Manny Pacquiao: A Champ Regardless of Name
ABS-CBN Sports on Apr 14, 2015 05:03 PM
Photo credit: Chris Farina
A wise man once said that a name is power in its own being. That the fear of the name increases the fear of the man itself.
His full name is Emmanuel Dapidran Pacquiao and he may be more popular known as Manny Pacquiao, but the eight division champion is also known by several other names or monickers.
Anyway, here are eight nicknames that Manny Pacquiao had along the years.
1) The People's Champ
Whenever Manny Pacquiao steps inside the boxing ring, he bears on his shoulders the entire nation of the Philippines. Every single Filipino from all walks of life is represented in each one of his bouts.
Similarly, every single title bout won in all of the eight different weight classes is a championship won for every Filipino. And given his growing legion of supporters all around the world, this nickname fits him more appropriately.
2) The Destroyer
Way back then, before all the glitz, the glamour, the films, the documentaries and thousands of screaming fans outside his gym, Manny Pacquiao was just a scrawny-blond-haired boxer who weighed at around 112 pounds and was more than willing to throw punches until his arms fall off.
One doesn't need to pay 3,000 pesos to watch him fight, all the patrons needed to do was wait until the PBA games ended every Friday and wait for the show "Blow by Blow" to air.
And of all the things that he've been called, he was first known as "The Destroyer."
Why? His no-let up, rag-tag style of boxing literally destroyed the faces of his opponents, endearing him to Filipino fight fans even before he conquered the world and took names of the whos-who of boxing.
3) Pambansang Kamao (The National Fist)
This one's no surprise, given that the Philippines is a country that loves to give out the 'national' tag to almost everything.
They call a local comedian a "pambansang kabayo" (National Horse), they call a move of local professional basketball player the "pambansang reverse" (national reverse lay-up), almost every channel has a "pambansang palatuntunan" (national show) and almost every new love team is a "pambansang tambalan" (national couple).
So it's only logical that the country's most known citizen gets his name up on the 'national' list, right? Meh.
4) The Fighting Pride of the Philippines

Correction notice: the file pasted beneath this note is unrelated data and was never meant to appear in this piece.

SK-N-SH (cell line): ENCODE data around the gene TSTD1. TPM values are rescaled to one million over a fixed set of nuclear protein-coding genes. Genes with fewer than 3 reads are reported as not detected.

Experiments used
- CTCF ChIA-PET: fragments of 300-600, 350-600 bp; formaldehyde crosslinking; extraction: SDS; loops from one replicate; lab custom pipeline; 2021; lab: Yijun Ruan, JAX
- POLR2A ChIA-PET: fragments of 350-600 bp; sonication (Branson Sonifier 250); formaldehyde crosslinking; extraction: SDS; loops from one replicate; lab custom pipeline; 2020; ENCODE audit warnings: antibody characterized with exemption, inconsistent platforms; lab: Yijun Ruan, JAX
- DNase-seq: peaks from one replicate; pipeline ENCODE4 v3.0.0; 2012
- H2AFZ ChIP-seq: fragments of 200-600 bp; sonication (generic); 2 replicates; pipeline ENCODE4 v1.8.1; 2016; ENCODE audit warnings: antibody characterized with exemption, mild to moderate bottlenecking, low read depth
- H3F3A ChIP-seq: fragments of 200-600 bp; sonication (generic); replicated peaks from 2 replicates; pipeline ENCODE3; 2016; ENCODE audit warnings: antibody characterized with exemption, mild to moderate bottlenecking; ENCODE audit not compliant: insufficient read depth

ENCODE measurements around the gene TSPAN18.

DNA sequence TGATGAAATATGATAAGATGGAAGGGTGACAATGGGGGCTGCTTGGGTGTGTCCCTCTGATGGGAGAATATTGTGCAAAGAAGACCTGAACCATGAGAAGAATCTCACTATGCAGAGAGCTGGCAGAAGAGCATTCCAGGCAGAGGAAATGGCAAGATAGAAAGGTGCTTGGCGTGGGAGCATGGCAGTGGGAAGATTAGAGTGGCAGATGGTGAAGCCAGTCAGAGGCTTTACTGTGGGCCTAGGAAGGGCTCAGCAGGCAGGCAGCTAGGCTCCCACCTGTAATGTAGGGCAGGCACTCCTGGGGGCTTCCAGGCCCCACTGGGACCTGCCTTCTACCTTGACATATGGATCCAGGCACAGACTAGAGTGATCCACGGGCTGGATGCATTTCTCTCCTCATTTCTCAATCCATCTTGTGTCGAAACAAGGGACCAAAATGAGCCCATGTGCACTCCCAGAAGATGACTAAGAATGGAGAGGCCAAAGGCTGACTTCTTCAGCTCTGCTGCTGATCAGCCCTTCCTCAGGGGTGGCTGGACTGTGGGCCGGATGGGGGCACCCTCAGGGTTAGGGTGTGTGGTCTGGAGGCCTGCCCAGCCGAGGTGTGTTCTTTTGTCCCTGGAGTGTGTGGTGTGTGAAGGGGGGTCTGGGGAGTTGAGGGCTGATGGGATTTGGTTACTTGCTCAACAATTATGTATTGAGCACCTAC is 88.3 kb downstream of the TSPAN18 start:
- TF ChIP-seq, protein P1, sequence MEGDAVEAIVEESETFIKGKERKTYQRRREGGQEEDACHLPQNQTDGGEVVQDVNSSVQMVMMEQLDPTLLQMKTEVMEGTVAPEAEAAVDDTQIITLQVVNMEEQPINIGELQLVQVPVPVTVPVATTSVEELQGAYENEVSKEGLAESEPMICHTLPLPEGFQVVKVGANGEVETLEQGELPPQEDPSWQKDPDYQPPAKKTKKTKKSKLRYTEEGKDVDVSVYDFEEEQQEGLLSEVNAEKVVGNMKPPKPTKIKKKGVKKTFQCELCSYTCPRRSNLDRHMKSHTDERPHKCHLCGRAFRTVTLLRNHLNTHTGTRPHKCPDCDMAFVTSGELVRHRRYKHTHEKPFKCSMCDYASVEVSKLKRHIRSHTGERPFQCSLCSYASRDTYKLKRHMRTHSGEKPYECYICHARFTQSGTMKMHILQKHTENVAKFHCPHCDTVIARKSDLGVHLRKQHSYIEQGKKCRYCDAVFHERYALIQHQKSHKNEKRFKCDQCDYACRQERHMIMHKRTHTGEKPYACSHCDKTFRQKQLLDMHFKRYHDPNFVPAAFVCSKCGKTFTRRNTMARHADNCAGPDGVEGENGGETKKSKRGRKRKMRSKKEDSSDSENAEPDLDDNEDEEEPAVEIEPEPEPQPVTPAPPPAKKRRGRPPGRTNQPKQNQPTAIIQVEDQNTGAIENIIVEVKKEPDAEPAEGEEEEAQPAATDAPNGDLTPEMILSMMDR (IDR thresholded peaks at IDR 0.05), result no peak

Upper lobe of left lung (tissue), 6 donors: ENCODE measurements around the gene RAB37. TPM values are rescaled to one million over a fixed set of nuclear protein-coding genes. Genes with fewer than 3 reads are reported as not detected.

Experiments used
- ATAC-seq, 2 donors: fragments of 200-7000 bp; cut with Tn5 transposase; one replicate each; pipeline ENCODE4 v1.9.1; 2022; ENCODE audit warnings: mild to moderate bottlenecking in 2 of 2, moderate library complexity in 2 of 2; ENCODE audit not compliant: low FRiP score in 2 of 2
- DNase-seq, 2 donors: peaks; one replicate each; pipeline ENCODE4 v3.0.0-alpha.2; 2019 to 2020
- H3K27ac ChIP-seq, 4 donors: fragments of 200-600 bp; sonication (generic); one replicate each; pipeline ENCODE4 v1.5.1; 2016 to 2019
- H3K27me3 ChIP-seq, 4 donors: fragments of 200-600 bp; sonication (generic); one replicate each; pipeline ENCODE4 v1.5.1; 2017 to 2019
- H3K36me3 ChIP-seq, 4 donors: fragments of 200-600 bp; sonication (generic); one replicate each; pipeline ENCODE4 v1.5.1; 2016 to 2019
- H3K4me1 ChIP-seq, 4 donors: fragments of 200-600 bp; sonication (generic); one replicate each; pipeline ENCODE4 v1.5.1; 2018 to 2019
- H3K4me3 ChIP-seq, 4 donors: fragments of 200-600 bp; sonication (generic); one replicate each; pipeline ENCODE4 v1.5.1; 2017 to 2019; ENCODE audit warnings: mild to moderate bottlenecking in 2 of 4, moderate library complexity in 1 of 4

This is pretty much like item number two, but with a little more touch of 'class', or so they say.
Because nothing screams "Pinoy Pride" better than when Michael Buffer screams the "Fighting pride of the Philippiiiinesss!" during Pacquiao introductions, right?
The knack on this one is that it may be too long for some people's liking. Why can't it just be "triple P" or "Pinoy Pride Personified," right?
5) The Fighting Congressman
Hey, this one's pretty cool. Save for the fact that this tag is one of the few reminders of Pacquiao's ill-advised decisions, people could live with this kind of nickname.
It's not always a bad thing when athletes do double-duties, like serving the people and the government while being a top notch performer on his or her sport.
Retired NBA player David Robinson was called "the Admiral", mainly because of his service with the US Navy. Mirko Filipovic, known to many as "Cro Cop", was also a politician and got his name for being a Croatian law enforcement officer. Brian Stann was called "All-American" because of his stint with the US Marines.
The Fighting Congressman is a pretty bad-ass name, except for the fact that Manny's venture into Philippine politics will always be a dark spot in his storied career.
6) Ninong Manny (Godfather Manny)
In an international setting, being called "the Godfather" is kind of a big deal. Think Marlon Brando with the flashy suit and the oversized ring on his index finger, with everyone kissing it.
Here in the Philippines, that name pretty much has comic undertones with visuals of Pacquiao throwing away bundles of cash, with matching dancers on the background in a game show.
But that show of generosity isn't isolated on TV shows and news reports. In real life, Manny really emphasizes the importance of giving and reaching out to his less fortunate constituents and team members.
That being said, we'll let this "Ninong" name pass.
7) The Mexicutioner
Throughout his career, Pacquiao has fought 15 Mexicans, and he pretty much had a good time dispatching them.
Pacquiao's overall record against them: 12 wins, two losses (Juan Manuel Marquez and Erik Morales) and a draw (Marquez). That's a pretty good record, and it pretty much supports the nickname 'Mexicutioner' for Pacquiao.
There are just a few athletes who get nicknames based on a number of common opponents that they've gone through. Off the top of my head comes MMA legend Kazushi Sakuraba, who was known as the "Gracie Hunter" for beating so many Gracies.
When an athlete gets a special nickname based on the opponents that he has defeated, then he's a pretty special fighter.
Simple. Elegant. Not downright scary but definitely packs a punch (no pun intended) with its name recall.
Contrary to popular belief, the name "Pacman" wasn't taken from the 8-bit Namco game with a semi-circle head running around ghosts and eating dots and fruits. It was simply a wordplay from Pacquiao's name. PAC, MAN.
But that's almost irrelevant with fans and even team members of the future Hall-of-Famer already embracing the Pac-man game image and associating it with Manny.
Somebody give the man who coined that nickname a medal! - CJ Jacinto